Rangers shareholders voted in favour of a new share issue at the club's AGM.
However, as one of the proposed resolutions was not passed, the club will first have to offer existing shareholders the right to maintain the size of their stakes.
That means a non-shareholder looking to underwrite the new issue can only buy any unsold shares.
Chairman David Somers, chief executive Derek Llambias and director James Easdale were reappointed at the AGM.
Somers received the backing of 61% of shareholders who voted, compared to 88% for Easdale and 90% for Llambias.
Monday's meeting was held the day after Ally McCoist left his post as Rangers manager.
Chairman Somers read a statement at the AGM in which he said he hoped plans for a new share issue would be passed, as fund-raising efforts in 2014 fell short of the amount the club had hoped for.
"We are requesting permission to enable us to issue shares to improve the long term financial stability of the club," Somers' statement read.
However, resolution nine, "To enable the directors' authority for the disapplication of pre-emption rights," was not voted through.
"The board is disappointed that resolution nine was not passed as it limits its options for future funding," Rangers said in a statement to the Stock Exchange after the AGM.
Rangers had asked existing shareholders for fresh investment in the past year, raising just over £3m in September.
They then had to rely on loans from shareholder Mike Ashley as the club's financial position weakened.
As part of previous chief executive's Graham Wallace "120-day" review into the club's finances in 2014, he suggested £20m to £30m was required to get Rangers competing at the top of Scottish and European football.
"After visits to various city institutions the board believed that such a level of expenditure would be supported by the city institutions, and the then monthly rate of loss, would also be supported by the shareholders," Somers' statement continued.
"In the event, this was discovered not to be the case, because when we came to raise funds through a share issue, we soon found that there was a lack of appetite from shareholders to invest significant extra funds just to pay wages and utility bills.
"Accordingly, we have moved to cut costs significantly. Like any household, Rangers can ultimately only spend what it earns and, as has been reported in the media, we have moved quickly to bring our costs down and much more in line with our income.
"Rangers Football Club has been living beyond its means for many years and much of the cost cutting and efficiency improvements should have been addressed years ago by previous boards when we were in the lower divisions. But they weren't, so we are doing it.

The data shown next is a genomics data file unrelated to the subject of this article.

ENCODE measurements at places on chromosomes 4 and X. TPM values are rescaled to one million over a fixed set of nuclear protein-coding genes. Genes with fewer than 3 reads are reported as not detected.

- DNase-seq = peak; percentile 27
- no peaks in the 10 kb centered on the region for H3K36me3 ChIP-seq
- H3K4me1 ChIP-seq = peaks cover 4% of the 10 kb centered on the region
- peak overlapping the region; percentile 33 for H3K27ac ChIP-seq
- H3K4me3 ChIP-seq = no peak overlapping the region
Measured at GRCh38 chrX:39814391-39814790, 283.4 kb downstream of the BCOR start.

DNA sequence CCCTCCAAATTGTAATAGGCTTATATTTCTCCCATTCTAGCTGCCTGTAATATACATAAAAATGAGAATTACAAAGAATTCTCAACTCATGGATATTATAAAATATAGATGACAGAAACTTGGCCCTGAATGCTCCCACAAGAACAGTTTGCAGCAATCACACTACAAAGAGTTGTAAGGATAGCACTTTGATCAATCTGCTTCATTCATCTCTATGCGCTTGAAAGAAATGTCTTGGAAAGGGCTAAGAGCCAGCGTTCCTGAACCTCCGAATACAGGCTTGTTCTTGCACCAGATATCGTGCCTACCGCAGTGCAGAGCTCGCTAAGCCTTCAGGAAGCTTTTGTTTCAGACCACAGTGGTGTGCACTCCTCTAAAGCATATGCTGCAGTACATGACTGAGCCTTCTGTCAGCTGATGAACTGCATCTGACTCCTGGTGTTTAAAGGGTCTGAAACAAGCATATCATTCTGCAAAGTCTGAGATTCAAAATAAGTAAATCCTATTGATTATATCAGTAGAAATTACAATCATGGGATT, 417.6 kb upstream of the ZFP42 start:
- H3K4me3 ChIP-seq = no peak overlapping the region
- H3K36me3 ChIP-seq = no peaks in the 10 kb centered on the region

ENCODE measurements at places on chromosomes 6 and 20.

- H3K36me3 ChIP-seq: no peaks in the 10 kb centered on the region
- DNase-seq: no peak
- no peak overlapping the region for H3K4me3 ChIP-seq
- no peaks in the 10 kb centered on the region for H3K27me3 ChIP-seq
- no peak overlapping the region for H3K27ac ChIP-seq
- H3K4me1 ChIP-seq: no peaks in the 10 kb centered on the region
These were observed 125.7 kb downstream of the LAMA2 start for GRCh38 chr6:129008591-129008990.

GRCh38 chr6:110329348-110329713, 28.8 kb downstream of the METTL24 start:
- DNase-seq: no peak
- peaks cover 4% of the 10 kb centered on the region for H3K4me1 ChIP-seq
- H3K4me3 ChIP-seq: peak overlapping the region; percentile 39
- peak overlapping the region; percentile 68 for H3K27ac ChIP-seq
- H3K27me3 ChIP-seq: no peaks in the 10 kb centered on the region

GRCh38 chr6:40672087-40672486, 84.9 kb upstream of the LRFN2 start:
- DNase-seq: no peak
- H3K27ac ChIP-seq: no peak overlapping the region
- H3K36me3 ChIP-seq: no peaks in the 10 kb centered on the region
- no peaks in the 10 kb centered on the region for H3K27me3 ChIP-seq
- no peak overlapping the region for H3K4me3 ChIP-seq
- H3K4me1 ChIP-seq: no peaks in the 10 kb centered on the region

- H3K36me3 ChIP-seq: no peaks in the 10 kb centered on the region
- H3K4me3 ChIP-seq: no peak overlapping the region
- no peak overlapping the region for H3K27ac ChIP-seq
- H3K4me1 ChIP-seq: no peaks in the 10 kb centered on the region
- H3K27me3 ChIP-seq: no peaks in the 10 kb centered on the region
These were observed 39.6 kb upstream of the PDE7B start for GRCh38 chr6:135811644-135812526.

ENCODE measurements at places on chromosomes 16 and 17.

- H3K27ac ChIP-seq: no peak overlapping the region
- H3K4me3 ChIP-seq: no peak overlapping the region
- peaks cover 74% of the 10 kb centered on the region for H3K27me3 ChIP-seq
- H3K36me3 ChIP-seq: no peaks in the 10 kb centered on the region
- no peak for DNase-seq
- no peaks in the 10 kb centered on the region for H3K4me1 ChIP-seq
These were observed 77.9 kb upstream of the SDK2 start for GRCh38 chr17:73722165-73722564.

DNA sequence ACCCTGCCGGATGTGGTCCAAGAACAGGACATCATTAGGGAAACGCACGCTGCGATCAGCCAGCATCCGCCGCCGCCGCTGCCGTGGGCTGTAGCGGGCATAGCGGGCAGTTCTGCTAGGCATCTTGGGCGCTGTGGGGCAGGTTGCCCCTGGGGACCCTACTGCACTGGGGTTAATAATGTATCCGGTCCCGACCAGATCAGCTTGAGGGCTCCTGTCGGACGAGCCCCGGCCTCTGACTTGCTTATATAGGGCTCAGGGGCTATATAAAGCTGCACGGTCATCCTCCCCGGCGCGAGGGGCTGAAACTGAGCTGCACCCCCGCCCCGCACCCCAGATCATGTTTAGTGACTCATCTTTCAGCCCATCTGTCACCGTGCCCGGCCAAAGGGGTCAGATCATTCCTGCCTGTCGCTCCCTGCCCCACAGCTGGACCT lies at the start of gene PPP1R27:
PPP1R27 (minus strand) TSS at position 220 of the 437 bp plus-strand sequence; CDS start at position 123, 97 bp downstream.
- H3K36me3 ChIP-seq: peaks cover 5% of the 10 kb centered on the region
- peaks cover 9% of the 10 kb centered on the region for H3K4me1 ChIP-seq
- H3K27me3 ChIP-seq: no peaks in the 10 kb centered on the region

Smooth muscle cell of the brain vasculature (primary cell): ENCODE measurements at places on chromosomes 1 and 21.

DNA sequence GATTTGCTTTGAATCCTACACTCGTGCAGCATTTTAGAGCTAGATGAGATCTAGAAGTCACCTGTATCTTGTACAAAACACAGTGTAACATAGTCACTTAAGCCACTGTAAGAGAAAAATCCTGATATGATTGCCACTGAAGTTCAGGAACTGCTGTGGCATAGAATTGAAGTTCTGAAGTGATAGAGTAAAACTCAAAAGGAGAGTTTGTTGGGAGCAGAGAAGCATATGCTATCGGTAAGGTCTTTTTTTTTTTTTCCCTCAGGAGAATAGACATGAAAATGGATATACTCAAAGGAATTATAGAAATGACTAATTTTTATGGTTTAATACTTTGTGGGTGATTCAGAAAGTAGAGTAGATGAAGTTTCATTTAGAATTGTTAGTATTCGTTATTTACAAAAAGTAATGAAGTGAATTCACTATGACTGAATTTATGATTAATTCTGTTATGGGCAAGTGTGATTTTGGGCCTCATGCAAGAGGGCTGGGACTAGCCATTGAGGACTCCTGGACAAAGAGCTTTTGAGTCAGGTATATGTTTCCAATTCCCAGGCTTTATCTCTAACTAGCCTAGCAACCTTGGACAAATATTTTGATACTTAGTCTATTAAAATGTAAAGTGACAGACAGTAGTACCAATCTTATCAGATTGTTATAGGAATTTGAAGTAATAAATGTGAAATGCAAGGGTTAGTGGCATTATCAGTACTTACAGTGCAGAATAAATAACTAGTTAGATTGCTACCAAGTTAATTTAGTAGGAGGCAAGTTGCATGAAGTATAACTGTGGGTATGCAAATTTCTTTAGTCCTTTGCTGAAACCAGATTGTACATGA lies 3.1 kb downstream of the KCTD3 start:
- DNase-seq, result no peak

|Five key areas that will form part of Rangers' future strategy|
|Developing football performance|
|Focus on player asset management and youth development|
|Re-connecting effectively to local and global fan base|
|Developing "best in class" commercial and operational capability|
|Strengthening commitment to communities|
"A material part of our costs relate to player costs, however, and these can only be addressed over a long period of time because of the length of the contracts. These contracts are often measured in years, not months."
Somers pointed to various "legacy issues" from previous regimes as having to be sorted out within Ibrox to allow the club to move forward.
"To be honest, it is frustrating dealing with legacy issues, because you are effectively looking backwards during this time and dealing with issues you didn't create yourself," his statement continued.
"I know that most fans will not really be interested in such efforts, because it is not about football, but these legacy issues and contracts have had to be dealt with so that we can begin to move forward.
"I was always taught to be cautious, so I hesitate to say that we have dealt with all of these legacy issues, as whenever I think that, another legacy issue quietly appears, but we do seem to have addressed many or most of them. One of our biggest remaining legacy issues is the weak state of the Rangers finances."
Somers, who admitted falling crowd numbers and season ticket sales hit the Ibrox club hard, also insisted that there is an "anti-Rangers feeling" in Scotland.
His statement read: "In these past 12 months, I have been surprised at a number of things. Firstly, the highly negative aspect of most of the media reporting regarding Rangers.
"Secondly, because it is clear to me that a stronger Rangers is good for Scottish football, I have been very disappointed to realise that outside of Ibrox, there sadly still exists a great deal of anti-Rangers feeling, perhaps (although I hope not) even in the football establishment."